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Spin is removing cities that don’t regulate electric scooters

Spin, which operates electric scooters and bikes across North America and Europe, is downsizing. On Jan. 7, Spin’s CEO Ben Bear announced the company would be pulling out of all of its markets in Germany, Spain, and Portugal, as well as seven places in the US with “open markets,” where local officials place no limits on…

Spin, a company that operates electric bikes and scooters in North America and Europe is downsizing. On Jan. 7, Spin’s CEO Ben Bear announced the company would be pulling out of all of its markets in Germany, Spain, and Portugal, as well as seven places in the US with “open markets,” where local officials place no limits on the number of micro-mobility companies allowed to operate. It will be pulling out of 21 markets altogether and laying off a quarter of its staff.

Competing in such crowded markets, Bear says, means it’s nearly impossible for Spin to turn a profit. The Ford-owned micro-mobility firm sent a clear message to global city leaders: Please regulate our industry.

Why e-scooter companies seek regulation

When dockless e-scooters first rushed onto city streets around 2017, they generated a wave of interest, as well as a backlash for cluttering sidewalks and injuring riders and pedestrians. In response, cities like Los Angeles, San Francisco, and Washington DC began to regulate these companies, setting limits not just on how they may operate, but how many vendors may operate within city limits by issuing permits through a competitive bid process.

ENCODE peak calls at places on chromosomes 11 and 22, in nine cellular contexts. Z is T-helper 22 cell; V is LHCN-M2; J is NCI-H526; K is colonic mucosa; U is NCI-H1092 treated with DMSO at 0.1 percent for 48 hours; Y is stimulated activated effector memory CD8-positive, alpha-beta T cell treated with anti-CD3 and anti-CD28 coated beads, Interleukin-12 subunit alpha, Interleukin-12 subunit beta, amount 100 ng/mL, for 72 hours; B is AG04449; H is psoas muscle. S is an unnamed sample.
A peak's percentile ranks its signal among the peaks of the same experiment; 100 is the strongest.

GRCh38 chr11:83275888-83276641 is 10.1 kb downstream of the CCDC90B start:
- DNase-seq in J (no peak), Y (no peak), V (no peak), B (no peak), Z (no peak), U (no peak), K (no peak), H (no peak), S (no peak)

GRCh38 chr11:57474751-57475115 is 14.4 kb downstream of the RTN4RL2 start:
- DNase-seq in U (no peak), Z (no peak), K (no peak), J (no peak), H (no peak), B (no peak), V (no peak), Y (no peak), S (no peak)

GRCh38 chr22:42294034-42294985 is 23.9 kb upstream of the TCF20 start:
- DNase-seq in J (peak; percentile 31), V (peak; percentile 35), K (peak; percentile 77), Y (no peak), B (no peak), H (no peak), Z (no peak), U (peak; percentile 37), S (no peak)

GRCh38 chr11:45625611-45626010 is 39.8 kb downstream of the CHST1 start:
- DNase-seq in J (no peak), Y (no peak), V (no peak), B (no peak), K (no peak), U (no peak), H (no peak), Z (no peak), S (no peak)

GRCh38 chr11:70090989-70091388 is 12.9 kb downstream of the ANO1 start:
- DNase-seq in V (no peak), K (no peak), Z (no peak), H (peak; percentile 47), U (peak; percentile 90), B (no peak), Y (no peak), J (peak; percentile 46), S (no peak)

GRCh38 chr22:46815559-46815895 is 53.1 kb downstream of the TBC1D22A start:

These limited permits prove to be beneficial for scooter companies as they allow them to manage demand and supply. Bear says that if many e-scooter vendors are allowed to enter a market, it creates an “uncertain operating environment” and “race for the bottom pricing.”

Spin says that over the past two years, it’s gone from having just 35% of its business in cities that limit micromobility suppliers to 75%. The company is concentrating even further after pulling out of these 21 hyper-competitive open markets. The company’s leadership claims that the decision to leave open market cities will allow the company to focus its resources in cities where it has a strong presence, which is the best way to grow.

” In an industry as young as micro-mobility there must be a mutually benefit partnership between cities and private businesses,” a Spin representative stated in an email statement. “Operators needing to make a profit must be balanced with addressing the needs of the city, like transportation equity.”

E-scooter companies also look to local regulations to manage competition because of the way demand for scooters is impacted by geography. As urban micro-mobility scholar and visiting fellow at the Harvard Kennedy School David Zipper explains, operating in less-dense areas is more costly for companies: people ride less frequently, as fewer trips fall in the micromobility “sweet-spot” range of one to two miles, and the operational costs to collect and service a fleet of scooters is higher. It is often not worth competing with other companies to rent scooters in these areas. However, a competitive permitting process that limits the number of players in a town helps to even out the supply.

“What we’ve learned is that we cannot invest in cities in a way that is profitable unless we have limited or exclu

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